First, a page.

Positron Emission Tomography
All subjects refrained from caffeine-containing beverages or theophylline-containing medications for 24 hours before the PET study. Myocardial blood flow at rest and after administration of 0.56 mg/kg dipyridamole IV infused over 4 minutes was quantified noninvasively with N-13 ammonia and dynamic PET imaging.
The whole-body tomograph (Model 931/8, CTI/Siemens) used in this study acquires 15 transaxial planes with an in-plane spatial resolution of 6.5-mm full-width half-maximum (FWHM), has an interplane spacing of 6.75 mm, and covers a 10-cm axial field of view. The images were reconstructed with a Shepp filter with a cutoff frequency of three cycles per pixel, resulting in an effective in-plane resolution of 11-mm FWHM.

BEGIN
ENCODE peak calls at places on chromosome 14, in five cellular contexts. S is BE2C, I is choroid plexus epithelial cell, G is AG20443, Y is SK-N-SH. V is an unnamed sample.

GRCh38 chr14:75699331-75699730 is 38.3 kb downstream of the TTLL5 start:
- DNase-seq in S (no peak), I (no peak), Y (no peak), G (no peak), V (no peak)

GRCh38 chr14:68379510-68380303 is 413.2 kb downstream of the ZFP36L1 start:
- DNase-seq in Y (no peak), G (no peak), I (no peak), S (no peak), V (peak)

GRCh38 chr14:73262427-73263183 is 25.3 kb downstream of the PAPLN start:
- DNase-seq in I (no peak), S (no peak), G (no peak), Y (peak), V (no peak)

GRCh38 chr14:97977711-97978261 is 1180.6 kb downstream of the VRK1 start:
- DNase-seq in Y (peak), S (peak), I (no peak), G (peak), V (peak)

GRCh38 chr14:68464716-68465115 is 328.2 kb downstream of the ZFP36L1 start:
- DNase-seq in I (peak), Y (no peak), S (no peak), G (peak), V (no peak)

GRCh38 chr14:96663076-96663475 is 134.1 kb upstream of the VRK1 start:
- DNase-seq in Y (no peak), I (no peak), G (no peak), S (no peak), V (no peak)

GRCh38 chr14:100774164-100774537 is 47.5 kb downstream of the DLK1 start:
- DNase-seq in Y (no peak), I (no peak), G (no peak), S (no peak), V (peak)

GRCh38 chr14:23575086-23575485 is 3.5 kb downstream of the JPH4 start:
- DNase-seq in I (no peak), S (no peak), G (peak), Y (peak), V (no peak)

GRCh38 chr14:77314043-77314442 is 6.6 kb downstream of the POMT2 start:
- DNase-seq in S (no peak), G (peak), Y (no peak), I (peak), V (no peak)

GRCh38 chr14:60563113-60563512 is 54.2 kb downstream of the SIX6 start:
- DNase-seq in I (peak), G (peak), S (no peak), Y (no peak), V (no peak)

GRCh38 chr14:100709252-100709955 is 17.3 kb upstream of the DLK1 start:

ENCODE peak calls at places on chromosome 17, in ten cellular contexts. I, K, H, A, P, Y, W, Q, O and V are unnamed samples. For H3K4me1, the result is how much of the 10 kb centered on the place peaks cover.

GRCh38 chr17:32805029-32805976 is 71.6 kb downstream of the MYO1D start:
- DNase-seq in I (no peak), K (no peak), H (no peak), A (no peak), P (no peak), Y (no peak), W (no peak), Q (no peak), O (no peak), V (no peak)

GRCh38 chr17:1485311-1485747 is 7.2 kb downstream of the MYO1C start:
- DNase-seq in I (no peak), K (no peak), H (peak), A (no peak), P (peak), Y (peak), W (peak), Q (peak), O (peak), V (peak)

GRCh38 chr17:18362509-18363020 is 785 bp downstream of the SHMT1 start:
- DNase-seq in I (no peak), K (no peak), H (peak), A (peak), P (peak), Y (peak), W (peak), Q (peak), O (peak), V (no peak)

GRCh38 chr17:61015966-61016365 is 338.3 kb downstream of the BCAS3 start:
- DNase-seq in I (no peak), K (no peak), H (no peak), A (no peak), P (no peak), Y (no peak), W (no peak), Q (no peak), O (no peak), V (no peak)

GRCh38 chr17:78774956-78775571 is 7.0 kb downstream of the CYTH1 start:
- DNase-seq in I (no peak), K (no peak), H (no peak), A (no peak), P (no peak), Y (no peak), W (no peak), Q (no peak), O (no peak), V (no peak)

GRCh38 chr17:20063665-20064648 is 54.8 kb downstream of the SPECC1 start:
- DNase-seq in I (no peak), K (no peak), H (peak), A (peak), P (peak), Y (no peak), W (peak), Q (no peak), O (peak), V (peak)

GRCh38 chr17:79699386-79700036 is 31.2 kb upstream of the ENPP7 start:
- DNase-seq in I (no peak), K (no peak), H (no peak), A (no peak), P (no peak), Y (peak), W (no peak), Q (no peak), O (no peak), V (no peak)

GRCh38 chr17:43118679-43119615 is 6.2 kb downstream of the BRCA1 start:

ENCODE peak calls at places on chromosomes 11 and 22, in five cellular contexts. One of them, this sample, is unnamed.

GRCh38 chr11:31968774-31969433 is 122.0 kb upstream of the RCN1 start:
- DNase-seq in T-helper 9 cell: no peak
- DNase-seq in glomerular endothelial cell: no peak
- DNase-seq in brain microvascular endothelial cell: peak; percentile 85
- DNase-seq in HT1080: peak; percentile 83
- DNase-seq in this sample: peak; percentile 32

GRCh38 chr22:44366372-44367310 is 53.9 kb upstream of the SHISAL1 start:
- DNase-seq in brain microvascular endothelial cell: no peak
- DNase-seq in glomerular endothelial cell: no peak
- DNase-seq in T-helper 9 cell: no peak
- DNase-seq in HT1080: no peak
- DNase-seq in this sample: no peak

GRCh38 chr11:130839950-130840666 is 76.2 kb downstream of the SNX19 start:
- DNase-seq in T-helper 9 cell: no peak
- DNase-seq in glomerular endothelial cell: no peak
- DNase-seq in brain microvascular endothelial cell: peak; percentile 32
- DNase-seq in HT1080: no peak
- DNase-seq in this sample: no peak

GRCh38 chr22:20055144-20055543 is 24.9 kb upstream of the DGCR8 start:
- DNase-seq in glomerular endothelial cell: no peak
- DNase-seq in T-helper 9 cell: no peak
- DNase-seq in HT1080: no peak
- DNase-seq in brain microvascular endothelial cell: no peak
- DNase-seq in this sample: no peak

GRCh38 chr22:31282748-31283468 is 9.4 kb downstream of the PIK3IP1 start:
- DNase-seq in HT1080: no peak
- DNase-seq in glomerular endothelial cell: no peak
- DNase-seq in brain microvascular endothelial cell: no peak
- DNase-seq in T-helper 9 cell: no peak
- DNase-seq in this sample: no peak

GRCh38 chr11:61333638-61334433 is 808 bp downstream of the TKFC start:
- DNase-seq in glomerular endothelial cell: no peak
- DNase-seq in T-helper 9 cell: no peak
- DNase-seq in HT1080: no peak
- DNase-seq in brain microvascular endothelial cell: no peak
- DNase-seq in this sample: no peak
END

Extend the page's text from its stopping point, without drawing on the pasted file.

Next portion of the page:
A 20-minute transmission scan was acquired for correction of photon attenuation. Beginning with the IV bolus administration of N-13 ammonia (15 to 20 mCi), serial images were acquired for 19 minutes (12 frames of 10 seconds each, 2 frames of 30 seconds, 1 frame of 60 seconds, and 1 frame of 900 seconds). Forty-five minutes later, after physical decay of N-13 ammonia, 0.56 mg/kg dipyridamole IV was infused over 4 minutes. A second dose of N-13 ammonia (15 to 20 mCi) was injected 4 minutes after dipyridamole infusion, and images were recorded in the same acquisition sequence. Patient motion was minimized by fastening a Velcro strap across the patient’s chest. Arterial blood pressure and ECGs were recorded continuously throughout the study.
Quantification of Blood Flow